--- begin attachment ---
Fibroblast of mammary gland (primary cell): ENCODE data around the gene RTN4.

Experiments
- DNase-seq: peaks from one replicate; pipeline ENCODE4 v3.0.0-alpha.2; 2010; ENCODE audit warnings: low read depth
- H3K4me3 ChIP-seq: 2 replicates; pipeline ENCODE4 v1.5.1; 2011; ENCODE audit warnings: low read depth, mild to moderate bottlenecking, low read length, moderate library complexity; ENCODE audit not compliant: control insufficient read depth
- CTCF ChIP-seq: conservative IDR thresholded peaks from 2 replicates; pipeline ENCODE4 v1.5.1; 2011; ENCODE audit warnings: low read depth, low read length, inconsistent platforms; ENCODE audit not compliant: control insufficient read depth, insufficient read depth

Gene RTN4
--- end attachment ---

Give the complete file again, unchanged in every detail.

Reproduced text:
Fibroblast of mammary gland (primary cell): ENCODE data around the gene RTN4.

Experiments
- DNase-seq: peaks from one replicate; pipeline ENCODE4 v3.0.0-alpha.2; 2010; ENCODE audit warnings: low read depth
- H3K4me3 ChIP-seq: 2 replicates; pipeline ENCODE4 v1.5.1; 2011; ENCODE audit warnings: low read depth, mild to moderate bottlenecking, low read length, moderate library complexity; ENCODE audit not compliant: control insufficient read depth
- CTCF ChIP-seq: conservative IDR thresholded peaks from 2 replicates; pipeline ENCODE4 v1.5.1; 2011; ENCODE audit warnings: low read depth, low read length, inconsistent platforms; ENCODE audit not compliant: control insufficient read depth, insufficient read depth

Gene RTN4